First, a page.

BMW of North America is on track to set a sales record this year, despite the changeover of its X5 crossover.Â “The 2007 model year cars are just coming onstream now,” said Tom Purves, CEO of BMW (US) Holding Corp. “It’s tough to predict. But we will be better than last year, and the momentum is very good.” Last year BMW AG, including Mini and Rolls-Royce, sold 307,402 vehicles in the United States. In an interview with Automotive News, Purves touched on a variety of other issues.
On whether he still advocates a minivanlike vehicle for North America in light of the slow sales of the Mercedes-Benz R class, Purves said yes: “We have two categories, two vehicles for the future. One of them is an exciting, sporty crossover. It is smaller than the R class and doesn’t have three rows of seats. The other one is an elegant, smart and fast, good-looking vehicle. Even if I could find other words to describe them, I don’t think I would.
“The one built in Spartanburg (S.C.), the smaller and sportier one, will come in 2.5 years; the other one comes later.”
On when a derivative of the 1-series subcompact on sale in Europe is coming to the United States: “Well, it won’t be 2007. It will remain an exciting mystery. If you have a project like the 1 series, which has derivatives associated with it, the project planning can be done and dates can be given, but they are very mobile.”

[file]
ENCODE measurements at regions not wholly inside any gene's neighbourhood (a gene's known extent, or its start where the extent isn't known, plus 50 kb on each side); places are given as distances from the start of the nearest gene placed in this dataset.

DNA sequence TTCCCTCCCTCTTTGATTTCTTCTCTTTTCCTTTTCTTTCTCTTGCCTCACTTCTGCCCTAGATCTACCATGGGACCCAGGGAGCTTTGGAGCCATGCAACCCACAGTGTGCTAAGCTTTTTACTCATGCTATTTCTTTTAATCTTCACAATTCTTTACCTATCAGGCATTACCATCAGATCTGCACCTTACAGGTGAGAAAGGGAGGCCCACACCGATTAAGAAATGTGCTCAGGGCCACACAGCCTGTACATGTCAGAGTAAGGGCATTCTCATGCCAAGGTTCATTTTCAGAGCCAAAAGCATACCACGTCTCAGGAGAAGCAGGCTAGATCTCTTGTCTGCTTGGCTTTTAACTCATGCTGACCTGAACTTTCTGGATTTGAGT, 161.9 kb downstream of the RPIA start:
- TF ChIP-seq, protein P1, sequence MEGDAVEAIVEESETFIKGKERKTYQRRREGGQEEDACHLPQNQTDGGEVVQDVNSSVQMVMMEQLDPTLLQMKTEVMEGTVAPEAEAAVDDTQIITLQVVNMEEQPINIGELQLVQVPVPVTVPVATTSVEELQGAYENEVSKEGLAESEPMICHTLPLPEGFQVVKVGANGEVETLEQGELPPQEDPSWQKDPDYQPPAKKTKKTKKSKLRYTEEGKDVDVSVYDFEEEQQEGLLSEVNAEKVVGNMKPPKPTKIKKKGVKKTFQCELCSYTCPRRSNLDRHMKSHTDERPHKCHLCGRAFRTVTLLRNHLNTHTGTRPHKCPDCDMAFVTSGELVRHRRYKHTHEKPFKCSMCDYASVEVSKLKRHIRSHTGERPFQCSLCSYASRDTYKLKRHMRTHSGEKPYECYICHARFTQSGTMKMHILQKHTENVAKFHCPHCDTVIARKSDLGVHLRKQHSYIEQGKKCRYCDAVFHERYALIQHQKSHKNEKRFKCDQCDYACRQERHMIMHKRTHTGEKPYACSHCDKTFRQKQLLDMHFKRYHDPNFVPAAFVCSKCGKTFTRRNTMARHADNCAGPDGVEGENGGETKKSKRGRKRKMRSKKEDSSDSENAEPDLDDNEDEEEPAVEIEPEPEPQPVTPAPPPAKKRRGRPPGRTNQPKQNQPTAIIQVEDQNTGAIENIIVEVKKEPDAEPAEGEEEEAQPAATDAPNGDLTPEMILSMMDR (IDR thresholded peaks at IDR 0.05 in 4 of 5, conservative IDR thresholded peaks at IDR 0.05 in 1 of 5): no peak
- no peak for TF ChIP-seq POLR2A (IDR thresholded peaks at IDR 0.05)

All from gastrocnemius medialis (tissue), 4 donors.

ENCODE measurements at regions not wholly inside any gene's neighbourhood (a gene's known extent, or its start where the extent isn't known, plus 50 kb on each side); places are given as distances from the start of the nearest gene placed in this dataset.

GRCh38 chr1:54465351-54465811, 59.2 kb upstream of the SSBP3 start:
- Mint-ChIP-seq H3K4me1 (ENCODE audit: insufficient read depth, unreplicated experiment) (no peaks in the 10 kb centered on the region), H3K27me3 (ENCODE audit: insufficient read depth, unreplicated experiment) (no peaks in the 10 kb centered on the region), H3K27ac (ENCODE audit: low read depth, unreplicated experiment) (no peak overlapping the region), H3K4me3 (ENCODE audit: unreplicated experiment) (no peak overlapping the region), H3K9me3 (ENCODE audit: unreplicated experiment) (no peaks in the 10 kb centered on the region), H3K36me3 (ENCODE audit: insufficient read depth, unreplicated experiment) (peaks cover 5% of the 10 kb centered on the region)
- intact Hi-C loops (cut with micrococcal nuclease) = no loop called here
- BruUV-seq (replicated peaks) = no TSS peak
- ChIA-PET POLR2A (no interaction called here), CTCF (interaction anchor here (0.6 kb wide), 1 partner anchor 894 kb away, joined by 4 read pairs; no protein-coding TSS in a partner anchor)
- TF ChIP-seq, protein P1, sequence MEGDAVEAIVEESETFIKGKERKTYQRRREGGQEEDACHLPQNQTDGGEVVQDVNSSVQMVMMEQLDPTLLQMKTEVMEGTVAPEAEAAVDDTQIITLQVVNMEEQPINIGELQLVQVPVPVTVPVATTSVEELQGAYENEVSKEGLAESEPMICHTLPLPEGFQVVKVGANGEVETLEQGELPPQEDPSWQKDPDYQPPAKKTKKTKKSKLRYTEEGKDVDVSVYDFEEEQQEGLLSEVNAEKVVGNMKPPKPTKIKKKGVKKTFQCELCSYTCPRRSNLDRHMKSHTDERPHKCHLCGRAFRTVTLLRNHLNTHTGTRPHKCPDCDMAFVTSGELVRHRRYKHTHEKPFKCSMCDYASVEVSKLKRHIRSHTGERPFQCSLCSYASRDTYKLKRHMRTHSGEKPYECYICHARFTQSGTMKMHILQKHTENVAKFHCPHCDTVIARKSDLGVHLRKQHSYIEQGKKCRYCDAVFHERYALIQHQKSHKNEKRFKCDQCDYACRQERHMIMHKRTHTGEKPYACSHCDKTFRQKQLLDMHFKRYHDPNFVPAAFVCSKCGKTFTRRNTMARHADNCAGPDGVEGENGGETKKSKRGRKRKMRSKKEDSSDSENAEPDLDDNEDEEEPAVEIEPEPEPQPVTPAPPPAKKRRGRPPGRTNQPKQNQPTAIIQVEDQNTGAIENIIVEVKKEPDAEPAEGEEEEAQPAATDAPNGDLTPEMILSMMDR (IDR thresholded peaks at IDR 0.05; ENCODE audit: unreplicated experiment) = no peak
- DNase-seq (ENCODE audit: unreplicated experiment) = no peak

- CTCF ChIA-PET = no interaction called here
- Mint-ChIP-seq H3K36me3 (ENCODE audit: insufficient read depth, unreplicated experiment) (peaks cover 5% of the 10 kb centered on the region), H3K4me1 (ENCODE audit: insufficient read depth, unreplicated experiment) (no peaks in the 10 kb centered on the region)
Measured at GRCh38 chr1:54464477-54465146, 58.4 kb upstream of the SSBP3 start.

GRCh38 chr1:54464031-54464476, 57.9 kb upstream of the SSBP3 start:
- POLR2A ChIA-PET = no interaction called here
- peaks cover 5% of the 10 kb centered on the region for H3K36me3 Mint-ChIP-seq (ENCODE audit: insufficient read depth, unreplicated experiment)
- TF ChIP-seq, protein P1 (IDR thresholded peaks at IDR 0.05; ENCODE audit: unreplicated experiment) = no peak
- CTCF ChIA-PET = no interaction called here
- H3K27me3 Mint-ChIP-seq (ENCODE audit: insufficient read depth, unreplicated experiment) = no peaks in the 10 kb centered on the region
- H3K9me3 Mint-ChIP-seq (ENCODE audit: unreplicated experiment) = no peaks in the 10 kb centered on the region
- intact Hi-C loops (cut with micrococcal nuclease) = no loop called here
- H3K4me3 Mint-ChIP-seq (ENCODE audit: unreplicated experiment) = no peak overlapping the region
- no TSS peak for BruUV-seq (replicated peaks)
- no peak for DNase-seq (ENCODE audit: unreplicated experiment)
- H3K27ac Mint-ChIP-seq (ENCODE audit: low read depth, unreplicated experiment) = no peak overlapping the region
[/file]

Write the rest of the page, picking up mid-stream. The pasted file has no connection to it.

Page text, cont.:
The new high-technology Lexus LS 460 has been touted as the first true competitor to the BMW 7 series. Purves disagreed: “We don’t deny that Lexus makes a good car, but it is less expensive and it is less driver-oriented. For example, it doesn’t have roll stabilization or some of the features that we have that are driver-oriented. They have a different appeal. They don’t get a lot of our customers, and we don’t get a lot of theirs.”
As for BMW’s prospects in the United States, Purves couldn’t predict sales will double as they have in the past 10 years but said there’s room to grow: “We can grow a lot. The segmentation of the market is such that your penetration and the competition will not allow you to dominate. There are more players in every sector we operate in. While the market grows, we also want to win business. We win it by offering different products like the X5 and the X3.” [autoweek]